Drug-drivers face mandatory rehab courses before getting back on the road

Transport Secretary Grant Shapps set out the plan due to concerns about levels of repeat offending.

04 April 2022

Drug-drivers will be forced to undertake rehabilitation courses before being allowed back behind the wheel, under proposals from Transport Secretary Grant Shapps.

The Cabinet minister set out the plan due to concerns about levels of repeat offending.

Any new legislation passed in Westminster would apply to Britain’s roads but not those in Northern Ireland.

The Department for Transport (DfT) said there were more than 12,000 convictions for drug-driving in Britain in 2019, with 44% committed by repeat offenders.

Those convicted of drug-driving are handed a driving ban, prison sentence or fine by the courts, but are not currently required to complete rehabilitation courses such as those offered to drink-drivers.

Transport Secretary Grant Shapps
Transport Secretary Grant Shapps said he wants to ‘protect the public from this hidden problem’ (James Manning/PA)

Mr Shapps said: “Drink-driving is now rightly seen as a social taboo by most of us in this country and we have worked hard to drive down drink-drive related deaths.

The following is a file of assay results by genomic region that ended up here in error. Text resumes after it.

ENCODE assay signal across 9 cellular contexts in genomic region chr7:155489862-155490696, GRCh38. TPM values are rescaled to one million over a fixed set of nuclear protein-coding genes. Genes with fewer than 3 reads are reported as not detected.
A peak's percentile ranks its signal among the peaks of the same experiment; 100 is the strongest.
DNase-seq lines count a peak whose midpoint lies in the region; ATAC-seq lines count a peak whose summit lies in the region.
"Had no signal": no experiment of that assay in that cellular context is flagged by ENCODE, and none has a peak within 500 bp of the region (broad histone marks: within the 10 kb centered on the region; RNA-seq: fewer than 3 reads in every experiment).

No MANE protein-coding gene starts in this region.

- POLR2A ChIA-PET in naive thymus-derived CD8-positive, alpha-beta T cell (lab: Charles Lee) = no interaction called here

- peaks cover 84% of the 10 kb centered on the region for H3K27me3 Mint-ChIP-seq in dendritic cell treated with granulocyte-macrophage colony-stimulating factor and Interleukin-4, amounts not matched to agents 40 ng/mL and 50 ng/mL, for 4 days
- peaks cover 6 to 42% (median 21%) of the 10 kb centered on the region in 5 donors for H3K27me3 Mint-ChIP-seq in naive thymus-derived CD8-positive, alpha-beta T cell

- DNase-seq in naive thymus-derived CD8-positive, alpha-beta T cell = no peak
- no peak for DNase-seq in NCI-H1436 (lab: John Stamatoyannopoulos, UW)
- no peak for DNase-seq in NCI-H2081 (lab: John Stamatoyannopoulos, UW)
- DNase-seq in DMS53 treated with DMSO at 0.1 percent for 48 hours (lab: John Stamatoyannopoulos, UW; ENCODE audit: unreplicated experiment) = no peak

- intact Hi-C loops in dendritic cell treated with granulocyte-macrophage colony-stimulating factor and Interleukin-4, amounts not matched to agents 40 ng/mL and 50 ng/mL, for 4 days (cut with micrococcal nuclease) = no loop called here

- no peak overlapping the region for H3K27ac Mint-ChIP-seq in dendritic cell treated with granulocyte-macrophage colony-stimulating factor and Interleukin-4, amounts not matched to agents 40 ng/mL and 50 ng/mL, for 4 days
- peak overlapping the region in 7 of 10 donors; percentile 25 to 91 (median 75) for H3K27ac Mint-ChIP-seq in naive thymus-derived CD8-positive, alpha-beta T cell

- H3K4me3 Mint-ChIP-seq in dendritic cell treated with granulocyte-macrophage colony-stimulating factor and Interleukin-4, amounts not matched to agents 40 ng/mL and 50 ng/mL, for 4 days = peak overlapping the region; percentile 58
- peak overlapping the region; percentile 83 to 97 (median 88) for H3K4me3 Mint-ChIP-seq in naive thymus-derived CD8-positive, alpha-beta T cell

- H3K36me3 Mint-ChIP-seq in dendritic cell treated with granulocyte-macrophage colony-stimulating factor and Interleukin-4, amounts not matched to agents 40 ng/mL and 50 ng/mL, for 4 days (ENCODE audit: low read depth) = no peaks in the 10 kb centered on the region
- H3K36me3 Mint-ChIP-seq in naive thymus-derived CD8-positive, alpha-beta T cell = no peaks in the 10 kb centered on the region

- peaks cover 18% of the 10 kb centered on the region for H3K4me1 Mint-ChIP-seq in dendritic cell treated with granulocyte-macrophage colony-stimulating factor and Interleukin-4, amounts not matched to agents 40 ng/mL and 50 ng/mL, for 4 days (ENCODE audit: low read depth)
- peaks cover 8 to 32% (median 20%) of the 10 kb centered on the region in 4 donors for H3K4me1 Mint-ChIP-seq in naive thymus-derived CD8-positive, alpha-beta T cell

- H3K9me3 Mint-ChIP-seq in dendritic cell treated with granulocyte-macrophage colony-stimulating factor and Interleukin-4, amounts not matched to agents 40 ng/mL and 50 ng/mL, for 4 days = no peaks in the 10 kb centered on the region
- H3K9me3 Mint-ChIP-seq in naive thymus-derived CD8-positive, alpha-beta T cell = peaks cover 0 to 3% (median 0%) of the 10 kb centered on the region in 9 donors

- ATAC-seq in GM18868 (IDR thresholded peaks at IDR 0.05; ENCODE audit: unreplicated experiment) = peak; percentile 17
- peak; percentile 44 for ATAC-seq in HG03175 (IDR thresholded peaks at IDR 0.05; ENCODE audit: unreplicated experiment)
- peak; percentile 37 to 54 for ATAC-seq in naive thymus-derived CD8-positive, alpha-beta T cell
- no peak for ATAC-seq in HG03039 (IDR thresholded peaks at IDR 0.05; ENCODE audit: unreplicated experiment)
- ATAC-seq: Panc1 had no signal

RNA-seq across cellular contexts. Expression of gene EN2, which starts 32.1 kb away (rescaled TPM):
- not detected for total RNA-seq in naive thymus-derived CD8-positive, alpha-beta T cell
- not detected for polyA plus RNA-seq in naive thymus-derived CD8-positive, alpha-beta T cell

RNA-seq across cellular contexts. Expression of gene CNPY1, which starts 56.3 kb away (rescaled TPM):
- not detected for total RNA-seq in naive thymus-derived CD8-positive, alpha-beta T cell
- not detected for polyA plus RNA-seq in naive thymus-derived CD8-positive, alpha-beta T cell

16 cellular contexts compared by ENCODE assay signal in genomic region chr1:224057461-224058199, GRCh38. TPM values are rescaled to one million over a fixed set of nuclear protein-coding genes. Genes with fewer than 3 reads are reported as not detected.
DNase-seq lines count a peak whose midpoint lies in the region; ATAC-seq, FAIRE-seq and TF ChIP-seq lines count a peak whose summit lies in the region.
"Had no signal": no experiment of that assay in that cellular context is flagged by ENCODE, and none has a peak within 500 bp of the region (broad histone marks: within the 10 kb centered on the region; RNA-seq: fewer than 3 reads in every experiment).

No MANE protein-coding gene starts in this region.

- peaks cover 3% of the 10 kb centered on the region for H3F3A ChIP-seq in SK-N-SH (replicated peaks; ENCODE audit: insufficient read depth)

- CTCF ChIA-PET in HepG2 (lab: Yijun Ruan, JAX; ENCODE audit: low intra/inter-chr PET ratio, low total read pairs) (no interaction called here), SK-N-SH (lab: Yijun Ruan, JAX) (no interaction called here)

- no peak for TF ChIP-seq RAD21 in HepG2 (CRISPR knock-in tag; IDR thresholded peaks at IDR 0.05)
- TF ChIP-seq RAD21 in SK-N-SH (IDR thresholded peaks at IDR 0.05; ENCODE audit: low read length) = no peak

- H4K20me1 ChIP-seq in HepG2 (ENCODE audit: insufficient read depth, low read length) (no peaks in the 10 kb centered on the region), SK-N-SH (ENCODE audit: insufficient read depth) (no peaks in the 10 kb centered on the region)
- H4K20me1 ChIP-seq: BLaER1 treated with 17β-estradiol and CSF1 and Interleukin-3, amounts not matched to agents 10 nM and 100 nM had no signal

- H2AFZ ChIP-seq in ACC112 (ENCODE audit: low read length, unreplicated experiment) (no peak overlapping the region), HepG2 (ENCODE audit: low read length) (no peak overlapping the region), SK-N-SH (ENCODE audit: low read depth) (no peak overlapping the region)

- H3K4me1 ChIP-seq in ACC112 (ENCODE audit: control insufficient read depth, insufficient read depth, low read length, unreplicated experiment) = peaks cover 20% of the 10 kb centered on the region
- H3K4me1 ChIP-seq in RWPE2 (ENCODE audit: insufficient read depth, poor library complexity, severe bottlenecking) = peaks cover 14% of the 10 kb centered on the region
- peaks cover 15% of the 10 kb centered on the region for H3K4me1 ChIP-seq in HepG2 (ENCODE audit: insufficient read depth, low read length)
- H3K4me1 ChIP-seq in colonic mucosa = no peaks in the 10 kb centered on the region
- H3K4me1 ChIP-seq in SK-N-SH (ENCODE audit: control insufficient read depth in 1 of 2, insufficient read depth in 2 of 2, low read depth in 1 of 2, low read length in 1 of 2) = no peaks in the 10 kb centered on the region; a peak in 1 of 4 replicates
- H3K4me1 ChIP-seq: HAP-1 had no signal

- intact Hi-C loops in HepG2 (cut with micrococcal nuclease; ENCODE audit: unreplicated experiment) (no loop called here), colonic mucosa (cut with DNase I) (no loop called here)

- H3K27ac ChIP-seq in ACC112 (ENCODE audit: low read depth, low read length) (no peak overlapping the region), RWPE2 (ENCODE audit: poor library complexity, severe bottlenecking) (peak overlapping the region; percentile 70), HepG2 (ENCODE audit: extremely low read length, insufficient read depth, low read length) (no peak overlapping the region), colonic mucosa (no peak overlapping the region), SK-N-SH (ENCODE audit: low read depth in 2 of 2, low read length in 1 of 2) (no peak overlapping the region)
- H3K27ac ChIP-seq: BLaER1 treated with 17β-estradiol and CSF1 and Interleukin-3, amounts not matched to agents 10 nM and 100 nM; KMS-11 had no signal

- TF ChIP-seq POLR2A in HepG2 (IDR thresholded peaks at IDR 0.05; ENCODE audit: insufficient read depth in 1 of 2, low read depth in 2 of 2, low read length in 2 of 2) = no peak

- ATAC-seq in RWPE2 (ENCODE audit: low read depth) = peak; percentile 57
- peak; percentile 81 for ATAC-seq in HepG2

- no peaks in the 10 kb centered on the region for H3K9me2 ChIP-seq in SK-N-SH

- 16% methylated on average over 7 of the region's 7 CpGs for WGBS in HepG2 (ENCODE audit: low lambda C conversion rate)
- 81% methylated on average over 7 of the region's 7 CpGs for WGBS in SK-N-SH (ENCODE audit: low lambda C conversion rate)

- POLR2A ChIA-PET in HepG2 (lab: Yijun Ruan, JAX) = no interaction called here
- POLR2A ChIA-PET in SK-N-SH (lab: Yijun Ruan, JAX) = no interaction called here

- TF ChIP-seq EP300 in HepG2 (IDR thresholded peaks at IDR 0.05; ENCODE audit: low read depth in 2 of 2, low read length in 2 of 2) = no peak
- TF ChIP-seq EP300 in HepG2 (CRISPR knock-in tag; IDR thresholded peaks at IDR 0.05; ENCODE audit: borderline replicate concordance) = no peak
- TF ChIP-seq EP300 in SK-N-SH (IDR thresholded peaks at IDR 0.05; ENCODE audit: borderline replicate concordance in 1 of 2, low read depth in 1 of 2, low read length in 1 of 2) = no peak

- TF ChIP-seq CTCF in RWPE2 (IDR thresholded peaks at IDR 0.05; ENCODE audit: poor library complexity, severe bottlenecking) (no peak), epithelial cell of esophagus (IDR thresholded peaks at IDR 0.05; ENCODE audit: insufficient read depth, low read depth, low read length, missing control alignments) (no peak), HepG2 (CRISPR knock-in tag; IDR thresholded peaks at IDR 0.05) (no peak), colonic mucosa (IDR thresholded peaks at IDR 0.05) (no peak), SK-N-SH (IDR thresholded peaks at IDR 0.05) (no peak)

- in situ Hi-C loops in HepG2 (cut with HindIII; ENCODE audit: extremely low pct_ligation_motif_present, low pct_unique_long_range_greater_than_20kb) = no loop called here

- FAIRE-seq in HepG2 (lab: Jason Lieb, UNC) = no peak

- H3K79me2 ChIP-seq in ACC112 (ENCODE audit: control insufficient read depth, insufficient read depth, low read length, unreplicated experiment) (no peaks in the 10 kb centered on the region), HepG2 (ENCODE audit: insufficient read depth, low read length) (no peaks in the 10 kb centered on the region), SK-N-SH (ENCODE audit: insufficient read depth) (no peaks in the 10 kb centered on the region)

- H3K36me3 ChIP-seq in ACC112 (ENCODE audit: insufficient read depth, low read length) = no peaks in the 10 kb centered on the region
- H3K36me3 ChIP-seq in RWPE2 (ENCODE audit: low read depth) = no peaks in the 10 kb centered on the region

“But if we are to make our roads safer still, there is no room to be lax on drug-driving, which is why I have launched this call for evidence today.

“It’s only right that drug-drivers must undergo rehabilitation before getting back behind the wheel, helping protect the public from this hidden problem and stamping out drug-driving for good.”

RAC head of roads policy Nicholas Lyes said: “Drug-driving ruins lives and threatens the safety of all road users.

“We welcome proposals to offer drug-driving offenders rehabilitation courses, in the same way those caught drink-driving are offered them, because the evidence shows this helps to reduce reoffending and improves road safety.”

Non-attendees of drink-driving rehabilitation classes are more than twice as likely to reoffend within three years, according to the DfT.

The call for evidence will also seek views on medicinal cannabis to “ensure road safety policy keeps up to date with changing societal norms”, the department said.

In the UK, it is an offence to drive impaired by drugs.

It is also illegal in Britain to drive with certain banned drugs, such as cocaine or cannabis, in your system.

A risk-based approach is taken for specific drugs associated with medical use, meaning it can be legal to drive after taking them if they were prescribed.

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